Celebrating Water Safety for the Long Weekend

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Celebrating Water Safety for the Long Weekend

May 16, 2017
Water Safety BlogMay 24 weekend, a highly anticipated long weekend considered the unofficial kick-off to summer. It is typically the time when people start to think about water sports and activities, including some of our very own here at the firm.

Proud boat owners and team members Sharon and Randy have recently joined the Hamilton Yacht Club where they went through obligatory safety training.  Whether on a boat, Jet Ski or sea-doo, water safety is crucial to preventing serious injury.  Here are some tips to help keep you safe this summer:

Licensing and Equipment

Much like operating a motor vehicle requires a license, you are obligated by law to have a pleasure craft operator card if you own and/or operate a boat.  Marine safety also requires that you are equipped with the following:

  • A Canadian-approved flotation device or lifejacket of appropriate size for each passenger on board
  • Buoyant heaving line at least 15 metres in length
  • Watertight flashlight OR Canadian approved flares
  • Sound-signaling device
  • A paddle or anchor with at least 15 metres of rope, chain or cable
  • A bailer or manual water pump
  • Class 5 BC fire extinguisher

In addition to the mandatory safety equipment list it is also a good idea to have the following items on board:

  • Marine First Aid Kit
  • Repair kit and/or spare parts
  • Drinking water and snacks
  • Sun-screen, hat and sunglasses
  • Dry clothing stored in waterproof bags
  • Waterproof matches
  • Knife

Don’t Drink and Drive

Alcohol and boating should not be combined it is just as illegal as drinking and driving.  The same dangers of driving a car while under the influence existing when operating a marine craft: diminished judgment reduced motor skills, peripheral vision, depth perception and balance and slowed reflexes.  Furthermore, consumption of alcohol disturbs the inner ear therefore reducing the ability to distinguish the water surface if you fall in, and it accelerates hypothermia.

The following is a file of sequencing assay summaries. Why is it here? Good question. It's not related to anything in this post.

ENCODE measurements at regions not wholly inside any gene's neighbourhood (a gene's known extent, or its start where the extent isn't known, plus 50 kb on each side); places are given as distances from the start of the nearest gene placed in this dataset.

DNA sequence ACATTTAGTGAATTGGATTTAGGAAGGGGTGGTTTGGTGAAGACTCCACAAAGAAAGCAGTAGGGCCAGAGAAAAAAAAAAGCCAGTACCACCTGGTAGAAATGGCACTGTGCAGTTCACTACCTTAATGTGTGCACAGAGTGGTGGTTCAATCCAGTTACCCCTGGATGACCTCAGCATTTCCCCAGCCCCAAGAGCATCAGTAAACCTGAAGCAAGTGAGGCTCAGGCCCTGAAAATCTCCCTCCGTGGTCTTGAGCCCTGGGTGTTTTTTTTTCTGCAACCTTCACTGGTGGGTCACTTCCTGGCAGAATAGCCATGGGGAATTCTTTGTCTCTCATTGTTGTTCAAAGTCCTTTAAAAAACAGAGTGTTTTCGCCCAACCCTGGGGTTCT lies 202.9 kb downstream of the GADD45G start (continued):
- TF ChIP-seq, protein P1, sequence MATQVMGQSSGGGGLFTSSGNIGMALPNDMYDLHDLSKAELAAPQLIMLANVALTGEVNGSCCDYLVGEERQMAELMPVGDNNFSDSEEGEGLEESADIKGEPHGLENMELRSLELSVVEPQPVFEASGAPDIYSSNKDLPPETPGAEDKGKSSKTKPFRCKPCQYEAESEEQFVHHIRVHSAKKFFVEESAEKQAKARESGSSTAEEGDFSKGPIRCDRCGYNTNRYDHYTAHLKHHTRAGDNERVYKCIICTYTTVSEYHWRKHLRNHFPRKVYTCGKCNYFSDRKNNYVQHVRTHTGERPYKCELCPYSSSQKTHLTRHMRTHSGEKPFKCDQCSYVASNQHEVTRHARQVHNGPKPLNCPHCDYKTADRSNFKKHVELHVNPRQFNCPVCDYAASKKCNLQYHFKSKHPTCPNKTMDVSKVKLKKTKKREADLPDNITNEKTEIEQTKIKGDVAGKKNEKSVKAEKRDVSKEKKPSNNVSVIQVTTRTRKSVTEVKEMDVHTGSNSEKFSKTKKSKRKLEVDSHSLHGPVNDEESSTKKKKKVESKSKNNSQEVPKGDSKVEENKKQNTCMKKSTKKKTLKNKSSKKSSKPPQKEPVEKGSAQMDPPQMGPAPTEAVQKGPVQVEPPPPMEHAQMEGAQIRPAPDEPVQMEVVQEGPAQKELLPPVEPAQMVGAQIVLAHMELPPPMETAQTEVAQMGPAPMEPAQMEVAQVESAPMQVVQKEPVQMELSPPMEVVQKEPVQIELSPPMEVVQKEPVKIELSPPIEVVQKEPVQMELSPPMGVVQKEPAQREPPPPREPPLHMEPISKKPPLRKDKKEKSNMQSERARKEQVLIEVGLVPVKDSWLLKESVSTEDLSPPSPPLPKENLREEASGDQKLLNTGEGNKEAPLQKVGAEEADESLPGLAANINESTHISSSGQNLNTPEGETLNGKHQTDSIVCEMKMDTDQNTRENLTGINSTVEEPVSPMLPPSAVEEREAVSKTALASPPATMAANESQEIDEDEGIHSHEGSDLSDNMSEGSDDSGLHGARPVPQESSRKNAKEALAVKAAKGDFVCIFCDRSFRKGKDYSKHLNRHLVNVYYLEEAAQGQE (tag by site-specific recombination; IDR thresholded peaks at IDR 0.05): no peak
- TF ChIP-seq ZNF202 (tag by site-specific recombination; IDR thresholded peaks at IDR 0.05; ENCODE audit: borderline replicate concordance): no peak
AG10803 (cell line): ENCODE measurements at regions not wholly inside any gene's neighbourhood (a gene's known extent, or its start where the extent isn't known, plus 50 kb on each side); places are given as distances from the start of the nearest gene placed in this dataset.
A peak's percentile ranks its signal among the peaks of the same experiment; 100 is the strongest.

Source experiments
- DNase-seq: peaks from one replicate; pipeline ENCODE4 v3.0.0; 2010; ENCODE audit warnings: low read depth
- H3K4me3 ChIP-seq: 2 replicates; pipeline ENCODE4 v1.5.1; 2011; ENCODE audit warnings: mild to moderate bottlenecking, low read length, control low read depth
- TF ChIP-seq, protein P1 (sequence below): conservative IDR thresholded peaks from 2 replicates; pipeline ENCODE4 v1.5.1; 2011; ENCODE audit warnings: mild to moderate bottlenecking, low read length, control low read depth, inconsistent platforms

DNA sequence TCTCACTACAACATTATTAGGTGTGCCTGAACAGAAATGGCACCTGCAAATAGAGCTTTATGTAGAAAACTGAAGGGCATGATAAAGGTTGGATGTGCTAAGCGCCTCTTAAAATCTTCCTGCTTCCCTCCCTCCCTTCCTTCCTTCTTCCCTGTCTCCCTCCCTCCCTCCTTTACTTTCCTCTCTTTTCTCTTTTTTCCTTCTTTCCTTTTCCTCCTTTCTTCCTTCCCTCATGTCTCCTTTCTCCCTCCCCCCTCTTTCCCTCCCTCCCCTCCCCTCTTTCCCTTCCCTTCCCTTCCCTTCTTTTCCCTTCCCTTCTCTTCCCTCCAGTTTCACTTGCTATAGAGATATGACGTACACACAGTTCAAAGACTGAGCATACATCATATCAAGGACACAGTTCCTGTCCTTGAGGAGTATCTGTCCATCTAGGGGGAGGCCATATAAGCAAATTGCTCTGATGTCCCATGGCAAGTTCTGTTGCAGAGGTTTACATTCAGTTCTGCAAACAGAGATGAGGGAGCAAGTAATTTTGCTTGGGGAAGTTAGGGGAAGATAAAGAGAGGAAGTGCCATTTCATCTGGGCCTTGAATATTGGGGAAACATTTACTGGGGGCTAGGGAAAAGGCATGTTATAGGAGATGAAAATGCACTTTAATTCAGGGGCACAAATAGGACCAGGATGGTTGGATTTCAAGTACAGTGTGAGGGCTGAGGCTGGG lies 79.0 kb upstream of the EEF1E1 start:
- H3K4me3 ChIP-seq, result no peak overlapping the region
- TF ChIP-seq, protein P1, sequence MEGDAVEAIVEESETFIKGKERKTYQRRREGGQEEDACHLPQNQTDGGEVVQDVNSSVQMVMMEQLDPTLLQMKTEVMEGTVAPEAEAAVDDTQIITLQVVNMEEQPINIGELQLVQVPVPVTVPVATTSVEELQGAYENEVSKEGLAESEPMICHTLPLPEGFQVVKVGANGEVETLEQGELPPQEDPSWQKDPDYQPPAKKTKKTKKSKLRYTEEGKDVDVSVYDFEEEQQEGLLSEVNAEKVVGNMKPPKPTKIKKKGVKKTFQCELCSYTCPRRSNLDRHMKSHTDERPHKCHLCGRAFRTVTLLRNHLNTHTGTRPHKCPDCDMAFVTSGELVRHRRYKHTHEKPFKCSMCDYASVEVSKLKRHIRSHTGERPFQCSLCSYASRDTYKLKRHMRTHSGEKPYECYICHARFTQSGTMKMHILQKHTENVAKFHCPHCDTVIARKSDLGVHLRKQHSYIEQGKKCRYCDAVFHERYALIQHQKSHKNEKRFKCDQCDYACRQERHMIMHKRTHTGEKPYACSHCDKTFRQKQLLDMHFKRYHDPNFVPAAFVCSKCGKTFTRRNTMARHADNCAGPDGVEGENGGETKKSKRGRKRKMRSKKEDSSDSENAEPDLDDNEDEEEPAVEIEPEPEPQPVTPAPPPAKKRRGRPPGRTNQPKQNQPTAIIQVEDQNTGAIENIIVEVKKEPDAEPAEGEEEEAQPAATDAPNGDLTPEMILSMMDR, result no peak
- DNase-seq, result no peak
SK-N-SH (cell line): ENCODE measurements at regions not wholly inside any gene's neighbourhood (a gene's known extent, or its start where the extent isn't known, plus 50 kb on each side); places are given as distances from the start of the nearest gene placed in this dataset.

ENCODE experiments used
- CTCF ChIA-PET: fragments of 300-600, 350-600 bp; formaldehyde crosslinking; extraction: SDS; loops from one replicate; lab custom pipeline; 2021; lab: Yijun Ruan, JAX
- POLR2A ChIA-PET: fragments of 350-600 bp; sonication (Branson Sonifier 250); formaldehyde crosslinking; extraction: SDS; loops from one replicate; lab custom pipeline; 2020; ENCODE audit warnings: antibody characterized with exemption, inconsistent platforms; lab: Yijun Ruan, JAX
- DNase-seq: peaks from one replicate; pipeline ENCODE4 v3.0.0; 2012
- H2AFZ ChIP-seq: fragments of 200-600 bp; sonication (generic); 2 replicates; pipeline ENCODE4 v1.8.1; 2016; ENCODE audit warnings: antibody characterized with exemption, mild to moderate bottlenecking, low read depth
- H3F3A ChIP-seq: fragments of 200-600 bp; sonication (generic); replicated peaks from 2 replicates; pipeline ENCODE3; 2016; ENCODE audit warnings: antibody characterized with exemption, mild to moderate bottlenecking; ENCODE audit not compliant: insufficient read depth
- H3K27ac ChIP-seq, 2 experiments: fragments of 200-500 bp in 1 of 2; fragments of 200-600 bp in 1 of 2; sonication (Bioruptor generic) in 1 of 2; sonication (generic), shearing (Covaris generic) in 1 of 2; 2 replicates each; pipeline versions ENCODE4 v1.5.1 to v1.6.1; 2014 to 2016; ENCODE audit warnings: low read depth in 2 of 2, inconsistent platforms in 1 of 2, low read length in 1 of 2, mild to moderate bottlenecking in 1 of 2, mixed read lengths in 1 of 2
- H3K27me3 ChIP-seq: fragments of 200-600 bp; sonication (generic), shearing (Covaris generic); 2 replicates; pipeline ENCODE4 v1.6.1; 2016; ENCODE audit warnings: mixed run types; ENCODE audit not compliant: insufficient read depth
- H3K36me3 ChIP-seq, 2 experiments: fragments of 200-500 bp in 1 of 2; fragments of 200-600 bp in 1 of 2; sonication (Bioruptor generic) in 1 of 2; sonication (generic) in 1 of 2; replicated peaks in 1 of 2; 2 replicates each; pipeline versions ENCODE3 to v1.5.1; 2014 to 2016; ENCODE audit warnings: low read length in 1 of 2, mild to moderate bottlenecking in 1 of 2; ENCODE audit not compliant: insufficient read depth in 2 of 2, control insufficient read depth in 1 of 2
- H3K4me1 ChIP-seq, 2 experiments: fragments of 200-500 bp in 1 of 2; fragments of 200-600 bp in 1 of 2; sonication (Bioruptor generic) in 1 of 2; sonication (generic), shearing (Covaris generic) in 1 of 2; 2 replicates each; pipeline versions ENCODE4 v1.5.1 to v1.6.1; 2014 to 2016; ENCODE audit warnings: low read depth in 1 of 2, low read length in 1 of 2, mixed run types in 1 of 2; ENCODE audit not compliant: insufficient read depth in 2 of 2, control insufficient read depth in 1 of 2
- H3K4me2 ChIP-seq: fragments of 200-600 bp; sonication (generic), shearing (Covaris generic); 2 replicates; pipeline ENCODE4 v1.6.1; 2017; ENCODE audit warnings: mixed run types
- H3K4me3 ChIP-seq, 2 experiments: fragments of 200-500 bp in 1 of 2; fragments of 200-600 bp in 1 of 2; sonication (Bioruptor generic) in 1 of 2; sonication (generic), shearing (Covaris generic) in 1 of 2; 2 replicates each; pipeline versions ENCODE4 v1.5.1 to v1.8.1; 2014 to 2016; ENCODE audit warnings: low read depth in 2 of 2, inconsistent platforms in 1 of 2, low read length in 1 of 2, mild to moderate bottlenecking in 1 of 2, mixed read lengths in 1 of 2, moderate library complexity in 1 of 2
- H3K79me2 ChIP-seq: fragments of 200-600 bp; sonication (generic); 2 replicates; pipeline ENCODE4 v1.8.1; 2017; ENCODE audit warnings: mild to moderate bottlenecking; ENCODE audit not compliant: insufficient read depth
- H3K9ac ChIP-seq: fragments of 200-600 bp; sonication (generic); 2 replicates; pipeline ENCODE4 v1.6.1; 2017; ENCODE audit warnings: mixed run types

Keep an Eye on the Weather

Check the weather conditions before making plans to spend a day on the water specifically the local water reports which will indicate dangerous water conditions such as high winds, high waters and strong currents. Other hazardous conditions include fog, dark clouds, lightning and heavy rain.

Plan Ahead and be Prepared

Always be prepared and plan ahead before spending a day out on the water.  In addition to checking the forecast review marine charts or maps of the area to determine and mark local hazards and speak to local boaters.  It is also a good idea to complete a trip plan and leave it behind with a responsible individual.

Before setting sail, inspect the craft, repair any damage and tighten loose fittings.  Review emergency procedures and each passenger’s responsibilities before boarding. Ensure that all the proper safety equipment is on board and in good working condition and show everyone where that equipment is stored.

Last but not least, have enough fuel for the trip as well as a means of communication like a cellphone or VHF radio in the event of an emergency.

Following these guidelines will help keep you safe on the waters.  In the event that you or someone you know has been injured in a water vehicle accident our firm can assist. 

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Operated by William Morris Professional Corporation